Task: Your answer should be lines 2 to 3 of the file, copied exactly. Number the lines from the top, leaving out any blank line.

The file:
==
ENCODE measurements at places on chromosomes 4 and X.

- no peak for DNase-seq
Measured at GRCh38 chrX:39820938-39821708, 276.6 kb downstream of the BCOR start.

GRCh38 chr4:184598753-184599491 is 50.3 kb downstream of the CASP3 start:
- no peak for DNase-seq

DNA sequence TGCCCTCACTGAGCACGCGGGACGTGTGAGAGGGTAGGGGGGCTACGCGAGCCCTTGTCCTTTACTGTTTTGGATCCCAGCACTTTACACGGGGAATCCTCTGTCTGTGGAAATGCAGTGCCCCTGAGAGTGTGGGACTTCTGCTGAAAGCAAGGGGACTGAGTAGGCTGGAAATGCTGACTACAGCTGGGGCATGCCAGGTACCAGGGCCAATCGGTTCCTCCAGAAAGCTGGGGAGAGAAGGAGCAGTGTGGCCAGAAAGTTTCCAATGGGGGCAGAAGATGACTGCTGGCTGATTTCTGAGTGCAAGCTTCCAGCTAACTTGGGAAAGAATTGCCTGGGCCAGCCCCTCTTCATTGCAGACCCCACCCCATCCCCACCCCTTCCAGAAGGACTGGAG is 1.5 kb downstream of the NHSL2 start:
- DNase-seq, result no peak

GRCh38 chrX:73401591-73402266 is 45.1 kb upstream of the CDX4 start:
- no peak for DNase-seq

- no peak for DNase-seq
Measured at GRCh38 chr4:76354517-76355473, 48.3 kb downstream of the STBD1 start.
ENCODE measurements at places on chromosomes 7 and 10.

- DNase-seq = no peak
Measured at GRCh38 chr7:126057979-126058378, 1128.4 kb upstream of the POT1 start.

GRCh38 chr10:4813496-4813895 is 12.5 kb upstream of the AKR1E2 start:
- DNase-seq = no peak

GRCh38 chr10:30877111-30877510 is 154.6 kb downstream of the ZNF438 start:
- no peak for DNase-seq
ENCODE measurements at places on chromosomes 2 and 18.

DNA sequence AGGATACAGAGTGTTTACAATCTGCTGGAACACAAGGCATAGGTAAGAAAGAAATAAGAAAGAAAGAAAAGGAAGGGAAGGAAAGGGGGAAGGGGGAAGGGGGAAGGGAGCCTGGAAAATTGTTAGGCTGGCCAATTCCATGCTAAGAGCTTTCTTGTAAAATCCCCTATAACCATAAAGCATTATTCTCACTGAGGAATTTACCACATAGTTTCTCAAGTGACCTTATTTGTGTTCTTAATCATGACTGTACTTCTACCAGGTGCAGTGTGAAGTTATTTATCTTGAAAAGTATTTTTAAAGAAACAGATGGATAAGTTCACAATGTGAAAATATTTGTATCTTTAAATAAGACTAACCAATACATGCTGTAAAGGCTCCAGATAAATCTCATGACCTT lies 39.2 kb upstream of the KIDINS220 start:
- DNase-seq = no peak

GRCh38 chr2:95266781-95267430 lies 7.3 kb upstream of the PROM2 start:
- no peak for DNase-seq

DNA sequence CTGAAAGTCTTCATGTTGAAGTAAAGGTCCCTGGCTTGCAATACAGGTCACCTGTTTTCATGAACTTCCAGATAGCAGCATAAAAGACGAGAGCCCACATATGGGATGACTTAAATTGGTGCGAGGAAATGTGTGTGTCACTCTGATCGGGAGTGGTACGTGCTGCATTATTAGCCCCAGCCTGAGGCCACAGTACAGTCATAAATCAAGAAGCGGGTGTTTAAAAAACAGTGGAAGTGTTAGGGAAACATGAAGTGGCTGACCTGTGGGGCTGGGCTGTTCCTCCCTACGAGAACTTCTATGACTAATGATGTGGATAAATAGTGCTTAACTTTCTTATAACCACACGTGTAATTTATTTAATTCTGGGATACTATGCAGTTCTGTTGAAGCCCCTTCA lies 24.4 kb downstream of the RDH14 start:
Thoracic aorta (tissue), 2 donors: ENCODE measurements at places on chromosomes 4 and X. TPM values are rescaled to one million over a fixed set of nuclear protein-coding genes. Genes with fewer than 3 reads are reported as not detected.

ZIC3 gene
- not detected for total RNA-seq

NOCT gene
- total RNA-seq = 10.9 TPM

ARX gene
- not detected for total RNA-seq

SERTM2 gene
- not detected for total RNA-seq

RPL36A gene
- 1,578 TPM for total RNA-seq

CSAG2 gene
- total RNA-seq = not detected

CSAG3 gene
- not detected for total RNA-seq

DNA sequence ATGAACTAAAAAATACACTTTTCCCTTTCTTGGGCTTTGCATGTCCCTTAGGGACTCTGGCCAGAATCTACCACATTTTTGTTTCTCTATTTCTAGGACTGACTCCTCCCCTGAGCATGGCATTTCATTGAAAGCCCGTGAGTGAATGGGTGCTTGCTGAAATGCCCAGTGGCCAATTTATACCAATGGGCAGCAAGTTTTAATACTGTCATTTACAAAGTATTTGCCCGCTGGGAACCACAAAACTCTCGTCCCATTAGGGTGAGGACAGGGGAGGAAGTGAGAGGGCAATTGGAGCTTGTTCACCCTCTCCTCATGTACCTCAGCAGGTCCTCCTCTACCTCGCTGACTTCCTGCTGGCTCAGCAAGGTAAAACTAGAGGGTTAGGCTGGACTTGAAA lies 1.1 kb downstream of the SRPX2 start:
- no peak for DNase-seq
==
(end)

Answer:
- no peak for DNase-seq
Measured at GRCh38 chrX:39820938-39821708, 276.6 kb downstream of the BCOR start.